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Auckland Regional Council leaders are defending their allocation of scarce transport funds to a trial Helensville rail service, even though the cost of building temporary platforms has doubled.
As the Helensville community looks forward to July 14, when the first scheduled passenger train service to the city in 28 years begins as a 12-month trial, the Auckland Regional Transport Authority has confirmed the cost of three temporary platforms has ballooned to $900,000.
That is in addition to operating costs of just over $400,000 for the daily service, which will take 95 minutes to reach Britomart from 6.32am each week-day, returning at 5.30pm.
Authority spokeswoman Sharon Hunter said the construction increase from $450,000 arose from new safety specifications by Government rail agency Ontrack, requiring her organisation to build concrete instead of wooden platforms at Helensville, Waimauku and Huapai.
Although the authority predicts modest patronage for the four-car train of about 65 passengers from those three settlements, it expects them to be joined by many other commuters at its string of regular stations from Waitakere to New Lynn, most of which will be served by four trains an hour at peak times from July 14.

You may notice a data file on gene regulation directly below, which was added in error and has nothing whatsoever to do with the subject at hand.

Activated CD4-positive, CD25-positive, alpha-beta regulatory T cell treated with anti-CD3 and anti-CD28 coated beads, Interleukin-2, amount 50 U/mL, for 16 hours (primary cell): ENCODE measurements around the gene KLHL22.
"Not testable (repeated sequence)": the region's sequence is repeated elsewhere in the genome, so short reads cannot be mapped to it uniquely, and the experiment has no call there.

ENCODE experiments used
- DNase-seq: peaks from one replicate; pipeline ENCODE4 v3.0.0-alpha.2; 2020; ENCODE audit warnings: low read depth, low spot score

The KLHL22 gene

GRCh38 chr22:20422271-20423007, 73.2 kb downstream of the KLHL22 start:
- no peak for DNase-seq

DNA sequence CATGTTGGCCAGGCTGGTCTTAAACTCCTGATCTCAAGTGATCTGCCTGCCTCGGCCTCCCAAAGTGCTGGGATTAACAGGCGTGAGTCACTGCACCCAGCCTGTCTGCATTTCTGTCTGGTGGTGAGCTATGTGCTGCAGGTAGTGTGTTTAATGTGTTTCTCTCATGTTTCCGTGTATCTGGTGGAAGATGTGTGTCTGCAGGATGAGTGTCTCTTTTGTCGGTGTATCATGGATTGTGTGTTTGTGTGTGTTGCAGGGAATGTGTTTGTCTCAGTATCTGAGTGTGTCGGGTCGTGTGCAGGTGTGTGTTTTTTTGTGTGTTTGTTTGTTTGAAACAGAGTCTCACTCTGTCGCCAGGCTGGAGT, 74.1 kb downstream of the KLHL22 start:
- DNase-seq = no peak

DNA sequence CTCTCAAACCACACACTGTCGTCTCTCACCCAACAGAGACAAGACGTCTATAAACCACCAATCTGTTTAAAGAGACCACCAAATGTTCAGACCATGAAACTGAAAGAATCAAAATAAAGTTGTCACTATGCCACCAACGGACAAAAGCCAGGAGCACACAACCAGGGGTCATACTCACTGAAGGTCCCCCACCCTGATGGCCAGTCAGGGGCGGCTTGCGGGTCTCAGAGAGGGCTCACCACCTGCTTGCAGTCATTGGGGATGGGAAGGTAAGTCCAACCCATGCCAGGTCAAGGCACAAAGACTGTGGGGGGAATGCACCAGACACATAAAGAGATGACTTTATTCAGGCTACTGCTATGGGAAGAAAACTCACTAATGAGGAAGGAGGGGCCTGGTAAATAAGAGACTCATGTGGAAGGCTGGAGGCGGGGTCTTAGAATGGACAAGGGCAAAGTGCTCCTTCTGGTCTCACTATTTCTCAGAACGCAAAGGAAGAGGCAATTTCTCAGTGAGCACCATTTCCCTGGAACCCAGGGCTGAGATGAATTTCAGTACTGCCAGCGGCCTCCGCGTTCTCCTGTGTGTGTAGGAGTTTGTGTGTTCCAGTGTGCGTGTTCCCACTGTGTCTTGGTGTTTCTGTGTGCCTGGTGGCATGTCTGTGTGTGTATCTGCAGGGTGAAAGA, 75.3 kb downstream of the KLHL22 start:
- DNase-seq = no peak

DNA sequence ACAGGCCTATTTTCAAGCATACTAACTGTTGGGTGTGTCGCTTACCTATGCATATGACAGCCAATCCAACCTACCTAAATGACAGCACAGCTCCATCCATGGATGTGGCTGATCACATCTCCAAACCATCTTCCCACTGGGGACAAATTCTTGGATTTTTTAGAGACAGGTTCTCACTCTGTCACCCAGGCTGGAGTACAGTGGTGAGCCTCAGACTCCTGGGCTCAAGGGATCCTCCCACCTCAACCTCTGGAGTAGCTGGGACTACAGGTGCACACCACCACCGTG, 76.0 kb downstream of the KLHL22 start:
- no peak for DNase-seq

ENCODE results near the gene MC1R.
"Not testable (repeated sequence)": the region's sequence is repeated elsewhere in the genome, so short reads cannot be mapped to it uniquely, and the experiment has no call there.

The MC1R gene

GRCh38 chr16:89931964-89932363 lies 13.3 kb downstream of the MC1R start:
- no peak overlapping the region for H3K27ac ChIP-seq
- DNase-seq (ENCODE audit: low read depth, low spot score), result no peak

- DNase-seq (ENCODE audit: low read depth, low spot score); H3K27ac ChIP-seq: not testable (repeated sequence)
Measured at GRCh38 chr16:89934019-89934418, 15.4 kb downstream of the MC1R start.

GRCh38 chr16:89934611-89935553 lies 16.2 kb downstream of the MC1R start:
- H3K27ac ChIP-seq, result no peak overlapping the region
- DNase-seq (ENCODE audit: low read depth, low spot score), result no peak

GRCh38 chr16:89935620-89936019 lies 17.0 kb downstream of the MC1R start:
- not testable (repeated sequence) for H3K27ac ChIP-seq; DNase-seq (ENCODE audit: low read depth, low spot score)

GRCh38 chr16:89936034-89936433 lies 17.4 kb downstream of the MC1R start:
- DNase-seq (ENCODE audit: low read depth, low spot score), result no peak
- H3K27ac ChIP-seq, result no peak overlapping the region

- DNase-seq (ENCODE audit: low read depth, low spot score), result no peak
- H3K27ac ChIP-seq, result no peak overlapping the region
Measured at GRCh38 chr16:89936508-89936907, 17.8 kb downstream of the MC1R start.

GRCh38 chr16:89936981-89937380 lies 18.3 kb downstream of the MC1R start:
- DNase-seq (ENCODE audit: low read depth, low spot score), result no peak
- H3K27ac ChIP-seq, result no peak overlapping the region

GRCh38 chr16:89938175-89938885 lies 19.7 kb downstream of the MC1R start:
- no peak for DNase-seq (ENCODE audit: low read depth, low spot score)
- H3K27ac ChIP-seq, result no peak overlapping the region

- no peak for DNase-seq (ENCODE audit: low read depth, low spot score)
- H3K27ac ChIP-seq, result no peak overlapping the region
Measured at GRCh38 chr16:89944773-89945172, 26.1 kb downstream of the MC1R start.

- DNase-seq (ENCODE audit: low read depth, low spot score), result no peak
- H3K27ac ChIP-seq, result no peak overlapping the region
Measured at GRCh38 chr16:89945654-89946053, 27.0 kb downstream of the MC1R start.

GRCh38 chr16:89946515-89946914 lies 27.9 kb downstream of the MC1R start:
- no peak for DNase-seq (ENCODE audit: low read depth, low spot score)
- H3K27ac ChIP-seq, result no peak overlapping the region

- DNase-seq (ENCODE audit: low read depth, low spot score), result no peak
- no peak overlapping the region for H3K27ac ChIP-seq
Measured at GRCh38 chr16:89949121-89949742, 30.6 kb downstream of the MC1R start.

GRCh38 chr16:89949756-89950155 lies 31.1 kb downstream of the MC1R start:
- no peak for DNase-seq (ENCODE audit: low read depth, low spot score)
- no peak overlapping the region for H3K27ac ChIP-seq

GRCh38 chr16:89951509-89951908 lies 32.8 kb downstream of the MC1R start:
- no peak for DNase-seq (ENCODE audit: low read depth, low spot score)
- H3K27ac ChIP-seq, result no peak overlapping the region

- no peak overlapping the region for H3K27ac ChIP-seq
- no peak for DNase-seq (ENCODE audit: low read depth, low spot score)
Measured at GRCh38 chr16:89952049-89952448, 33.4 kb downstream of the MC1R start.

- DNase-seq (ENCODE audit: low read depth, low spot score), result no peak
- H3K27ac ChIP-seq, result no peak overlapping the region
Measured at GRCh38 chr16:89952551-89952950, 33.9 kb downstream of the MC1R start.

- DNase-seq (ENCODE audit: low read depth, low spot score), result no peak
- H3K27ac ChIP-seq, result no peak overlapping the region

That represents a doubling of services between Swanson and Henderson, following Ontrack's completion of a $48 million phase of its western line duplication project
Regional councillor Joel Cayford said he remained doubtful the extension would deliver "the most bums on seats for our bucks".
He was concerned the transport authority was sacrificing other service improvements, such as a review of west Auckland bus routes, in a bid to trim its costs amid uncertainty surrounding a regional fuel tax as an added funding stream.
But council chairman Mike Lee said the whole objective was to tackle Auckland's chronic traffic congestion "and if we have a rail corridor that is under-utilised and a road corridor that is congested, then we are going to be backing rail services - it's a no-brainer."
He said he would be most surprised if the Helensville service did not follow the trend of every other recent improvement to the rail network, in becoming over-subscribed very quickly.
For the full story, go to:
The New Zealand Herald
Tuesday June 24, 2008
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